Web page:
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Google’s AI bots are now smart enough to encrypt their own messages

Encryption has long been a battle of wits, but they needn’t be human wits. Google‘s AI program, called Google Brain, recently announced a project in which neural networks competed with each other to invent better encryption algorithms. The contest consisted of networks nicknamed Alice and Bob passing messages while another network, called Eve, was listening in. Eve was at a disadvantage: She could see only the encrypted text, not the key that was used to encrypt it.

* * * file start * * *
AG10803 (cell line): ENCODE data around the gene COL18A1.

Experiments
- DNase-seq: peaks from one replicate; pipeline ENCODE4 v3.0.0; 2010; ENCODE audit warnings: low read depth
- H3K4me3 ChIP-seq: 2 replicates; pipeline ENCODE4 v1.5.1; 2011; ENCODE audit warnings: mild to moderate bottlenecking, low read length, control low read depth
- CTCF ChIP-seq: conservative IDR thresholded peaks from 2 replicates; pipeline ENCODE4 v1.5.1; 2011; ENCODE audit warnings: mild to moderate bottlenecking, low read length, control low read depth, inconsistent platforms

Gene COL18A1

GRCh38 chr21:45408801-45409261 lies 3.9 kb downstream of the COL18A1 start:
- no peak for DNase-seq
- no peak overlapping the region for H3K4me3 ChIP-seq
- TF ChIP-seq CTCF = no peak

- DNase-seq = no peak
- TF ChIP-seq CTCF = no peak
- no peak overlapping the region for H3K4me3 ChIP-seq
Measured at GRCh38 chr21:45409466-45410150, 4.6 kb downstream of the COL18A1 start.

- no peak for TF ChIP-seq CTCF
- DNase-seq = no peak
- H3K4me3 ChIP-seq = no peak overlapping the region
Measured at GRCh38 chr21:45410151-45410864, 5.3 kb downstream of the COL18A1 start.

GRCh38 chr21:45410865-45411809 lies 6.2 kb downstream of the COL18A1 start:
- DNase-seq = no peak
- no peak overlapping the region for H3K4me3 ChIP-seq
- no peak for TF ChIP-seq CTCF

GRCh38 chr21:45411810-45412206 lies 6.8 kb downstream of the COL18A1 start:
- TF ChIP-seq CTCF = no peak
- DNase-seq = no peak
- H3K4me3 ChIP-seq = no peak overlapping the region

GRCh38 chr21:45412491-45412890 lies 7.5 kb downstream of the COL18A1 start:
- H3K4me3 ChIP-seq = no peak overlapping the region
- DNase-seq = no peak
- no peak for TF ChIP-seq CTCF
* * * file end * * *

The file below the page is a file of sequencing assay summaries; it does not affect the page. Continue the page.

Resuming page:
Competition between human cryptographers is familiar to anyone who saw The Imitation Game, the film about AI pioneer Alan Turing. But as Turing and many others have shown, codes can be cracked, and Eve often succeeded, too. That prompted Alice and Bob to redouble their efforts, and here’s where it got really interesting: Instead of using established cryptographic algorithms, created by humans, they kept inventing their own as they ratcheted up efforts to defeat Eve. This was quite a breakthrough. “Neural networks are generally not meant to be great at cryptography,” reads Google’s research paper.

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